I have a file which should be opened in a third-party program. That file is encrypted until it is needed. When the user runs my C# program, it will decrypt the file, open it with the third-party software, then when the software is done, it will re-encrypt the file. The third-party cannot do the encryption and decryption itself.
The problem with this setup is that during the time the third-party program is open, the file is exposed to the world. It can be copied and pasted elsewhere, ruining the purpose of the encryption.
I'd like to fix this flaw. I'm not sure how to prevent the file from being copied. I tried using a virtual file system called Dokan, which will supposedly allow me to change how a file is read or written to. The main problem with it is that I can't figure out how to control the read/write of this file to prevent copying. I think Dokan also requires NTFS filesystems, which I shouldn't assume the end-user has.
Is there another way to control read/write on a file in C#?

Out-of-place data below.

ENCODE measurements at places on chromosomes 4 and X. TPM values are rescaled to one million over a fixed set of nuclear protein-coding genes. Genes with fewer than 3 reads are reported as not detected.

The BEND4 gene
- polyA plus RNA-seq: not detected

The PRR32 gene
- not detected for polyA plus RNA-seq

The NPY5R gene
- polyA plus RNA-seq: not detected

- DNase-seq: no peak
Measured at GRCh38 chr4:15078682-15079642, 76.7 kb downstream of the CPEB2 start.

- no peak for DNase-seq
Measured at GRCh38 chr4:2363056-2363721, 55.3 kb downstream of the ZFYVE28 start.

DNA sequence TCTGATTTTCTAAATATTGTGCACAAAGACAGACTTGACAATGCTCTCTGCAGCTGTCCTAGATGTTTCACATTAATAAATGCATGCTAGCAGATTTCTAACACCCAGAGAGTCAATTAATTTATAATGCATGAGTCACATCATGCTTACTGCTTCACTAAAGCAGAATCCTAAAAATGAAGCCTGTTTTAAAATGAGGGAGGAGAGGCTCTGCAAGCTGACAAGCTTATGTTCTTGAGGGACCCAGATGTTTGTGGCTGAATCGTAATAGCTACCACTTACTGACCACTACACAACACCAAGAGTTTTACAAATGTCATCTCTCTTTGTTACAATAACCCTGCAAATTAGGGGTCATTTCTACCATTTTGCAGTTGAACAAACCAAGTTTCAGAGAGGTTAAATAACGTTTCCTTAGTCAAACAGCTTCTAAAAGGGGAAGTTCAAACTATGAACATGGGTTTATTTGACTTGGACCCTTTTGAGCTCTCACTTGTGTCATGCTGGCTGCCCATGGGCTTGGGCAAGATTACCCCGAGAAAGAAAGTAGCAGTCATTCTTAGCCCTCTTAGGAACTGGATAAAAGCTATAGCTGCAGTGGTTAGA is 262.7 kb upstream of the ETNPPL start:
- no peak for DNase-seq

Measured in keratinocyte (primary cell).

Not really. The only option I really see is decrypting the file in-memory and passing that to the third-party application.
The flaw really lies in the fact that the third party application doesn't do the encryption/decryption itself AND doesn't provide a way to pass in the decrypted information.
Found out my issue. Granted the whole scheme is a bit unorthodox, but modifying the target application itself isn't practical.
I ended up revisiting the Dokan solution. Dokan creates a sort of virtual hard drive out of an empty folder or creates a new drive. This time I successfully modified it in the way I want, and now I can control how various applications interact with the file.
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